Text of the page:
Be Wary of Writing Contest Rights Grabs

ID-100335501Have you ever considered entering a writing contest? I looked at several this year, especially ones with no entry fee. However, I never entered them because I paid careful attention to the terms and conditions, and I didn’t like what I saw.

I didn’t copy the terms of one, but I remember the gist. Basically, if you entered, even if you didn’t win, you were agreeing that the contest organizers could, in perpetuity, submit your book to a library, with NO royalty paid to you. Granted, libraries aren’t buying my books at the moment, but I didn’t want to give up that right forever.

Another, I did copy. Read this:

Each Entrant hereby grants Sponsor the irrevocable, worldwide, royalty-free, fully transferable right and license to reprint, copy, transmit, display, reproduce, perform, use, create derivative works from, and exhibit any entry and/or materials and information submitted by such Entrant in connection with the Contest for any and all purposes in any medium.

With respect to any offer any Entrant or Winner receives from any third party to reprint, copy, transmit, display, reproduce, perform, use, creative derivative works from, and/or exhibit his or her entry, materials or information, Sponsor shall have a right of first refusal to engage Entrant or Winner at the same cost and on the same terms as the third-party offer. Entrant or Winner shall notify Sponsor and provide Sponsor a 10-day period for Sponsor to determine whether to accept the offer at the same cost or the same terms.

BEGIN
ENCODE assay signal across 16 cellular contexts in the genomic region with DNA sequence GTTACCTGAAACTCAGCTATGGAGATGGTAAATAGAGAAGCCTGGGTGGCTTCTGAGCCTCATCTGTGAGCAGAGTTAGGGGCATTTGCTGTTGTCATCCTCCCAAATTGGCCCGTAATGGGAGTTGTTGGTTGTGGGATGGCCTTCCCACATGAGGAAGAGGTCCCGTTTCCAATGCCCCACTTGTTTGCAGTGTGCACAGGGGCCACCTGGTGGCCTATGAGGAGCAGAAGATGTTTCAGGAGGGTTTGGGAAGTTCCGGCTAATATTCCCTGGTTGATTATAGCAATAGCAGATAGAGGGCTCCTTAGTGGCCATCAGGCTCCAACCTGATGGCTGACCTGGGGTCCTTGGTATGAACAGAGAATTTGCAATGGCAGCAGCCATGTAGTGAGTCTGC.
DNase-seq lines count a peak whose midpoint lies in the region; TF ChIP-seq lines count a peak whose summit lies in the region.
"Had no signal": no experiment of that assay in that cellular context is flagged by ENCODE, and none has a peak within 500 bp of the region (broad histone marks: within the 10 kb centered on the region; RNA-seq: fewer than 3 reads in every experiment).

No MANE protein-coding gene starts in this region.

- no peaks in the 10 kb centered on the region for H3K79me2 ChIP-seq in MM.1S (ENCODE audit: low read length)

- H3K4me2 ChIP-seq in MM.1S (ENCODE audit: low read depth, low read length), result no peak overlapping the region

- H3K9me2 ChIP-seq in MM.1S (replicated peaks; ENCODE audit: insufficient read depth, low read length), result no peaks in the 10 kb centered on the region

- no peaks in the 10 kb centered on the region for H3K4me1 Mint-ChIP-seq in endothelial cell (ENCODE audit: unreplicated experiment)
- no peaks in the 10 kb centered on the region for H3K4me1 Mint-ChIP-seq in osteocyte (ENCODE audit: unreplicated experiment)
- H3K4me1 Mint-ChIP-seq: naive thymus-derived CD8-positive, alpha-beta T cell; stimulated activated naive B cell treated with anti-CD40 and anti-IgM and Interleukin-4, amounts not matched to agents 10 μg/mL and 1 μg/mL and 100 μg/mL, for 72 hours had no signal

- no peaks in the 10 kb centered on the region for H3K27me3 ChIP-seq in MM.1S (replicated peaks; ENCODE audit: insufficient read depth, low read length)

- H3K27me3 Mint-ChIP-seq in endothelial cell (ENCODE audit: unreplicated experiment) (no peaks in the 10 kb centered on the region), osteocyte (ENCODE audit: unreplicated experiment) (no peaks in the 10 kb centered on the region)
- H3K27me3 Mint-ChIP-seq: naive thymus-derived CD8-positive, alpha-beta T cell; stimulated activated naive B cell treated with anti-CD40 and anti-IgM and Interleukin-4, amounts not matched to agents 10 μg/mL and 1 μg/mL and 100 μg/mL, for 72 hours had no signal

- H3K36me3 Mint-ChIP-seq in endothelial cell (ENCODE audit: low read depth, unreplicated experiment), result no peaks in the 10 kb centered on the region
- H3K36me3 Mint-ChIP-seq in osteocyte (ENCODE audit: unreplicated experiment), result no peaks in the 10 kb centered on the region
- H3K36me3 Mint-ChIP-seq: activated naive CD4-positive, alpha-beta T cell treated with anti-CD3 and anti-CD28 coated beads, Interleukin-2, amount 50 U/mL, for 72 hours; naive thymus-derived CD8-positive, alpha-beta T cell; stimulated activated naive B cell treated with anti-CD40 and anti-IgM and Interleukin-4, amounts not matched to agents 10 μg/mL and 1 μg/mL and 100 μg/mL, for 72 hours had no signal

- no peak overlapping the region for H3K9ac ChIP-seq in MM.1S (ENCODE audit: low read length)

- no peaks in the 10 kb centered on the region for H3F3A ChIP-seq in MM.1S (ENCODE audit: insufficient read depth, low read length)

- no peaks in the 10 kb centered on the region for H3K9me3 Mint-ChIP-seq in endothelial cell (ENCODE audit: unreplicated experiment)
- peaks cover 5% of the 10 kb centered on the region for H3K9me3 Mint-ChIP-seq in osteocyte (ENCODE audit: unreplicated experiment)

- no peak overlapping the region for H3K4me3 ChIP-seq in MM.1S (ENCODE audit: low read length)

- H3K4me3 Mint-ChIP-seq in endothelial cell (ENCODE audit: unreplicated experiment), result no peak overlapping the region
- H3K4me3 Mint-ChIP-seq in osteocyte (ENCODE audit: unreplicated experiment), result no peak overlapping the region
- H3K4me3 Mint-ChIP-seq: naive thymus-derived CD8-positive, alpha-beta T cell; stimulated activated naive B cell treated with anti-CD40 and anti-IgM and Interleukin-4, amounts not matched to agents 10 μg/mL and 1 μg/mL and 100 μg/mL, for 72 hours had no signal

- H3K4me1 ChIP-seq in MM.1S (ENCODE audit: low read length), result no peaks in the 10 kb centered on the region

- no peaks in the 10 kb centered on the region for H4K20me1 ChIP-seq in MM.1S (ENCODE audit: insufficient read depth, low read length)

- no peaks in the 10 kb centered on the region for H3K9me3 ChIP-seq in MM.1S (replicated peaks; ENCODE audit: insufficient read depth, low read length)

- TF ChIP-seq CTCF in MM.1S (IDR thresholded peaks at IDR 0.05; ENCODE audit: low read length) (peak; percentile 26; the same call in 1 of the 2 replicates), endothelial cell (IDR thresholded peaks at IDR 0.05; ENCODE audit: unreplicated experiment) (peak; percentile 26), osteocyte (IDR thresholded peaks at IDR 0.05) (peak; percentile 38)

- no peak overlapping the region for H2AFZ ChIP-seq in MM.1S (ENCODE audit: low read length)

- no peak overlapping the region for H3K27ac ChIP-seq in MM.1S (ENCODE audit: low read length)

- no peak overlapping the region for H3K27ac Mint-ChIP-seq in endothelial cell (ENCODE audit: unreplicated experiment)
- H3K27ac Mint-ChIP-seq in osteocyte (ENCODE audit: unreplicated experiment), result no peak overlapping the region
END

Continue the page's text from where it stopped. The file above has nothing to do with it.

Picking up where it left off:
I ran this one past Kris Rusch to be certain I was reading it correctly, and she agreed I was. Basically, if you enter this contest,  you are not only granting them the rights to use the story, forever, without paying any royalty, you are also granting them first right of refusal anytime you want to publish, republish or create derivative works. Imagine having to check in with the contest organizers before submitting to an anthology or self-publishing the story. I think it could be argued that you’d have to check before writing a sequel–note the clause “create derivative works from.” Oh, and did you notice that it applies to all entries, whether you win or not?

Here’s what Kris had to say about such contests.,”It’s pretty simple: Smart writers don’t enter those contests. Period.”

I knew that publishers were attempting to grab as many rights as possible for as long as possible, but I hadn’t realized contests were doing the same thing.

As always, before you submit your work to anyone or anything, read all the fine print. If you aren’t sure what it means, hire a lawyer to review and explain it. Your writing is your hard work. Don’t sell or give away rights that you don’t have to.

Image courtesy of kittijaroon at FreeDigitalPhotos.net

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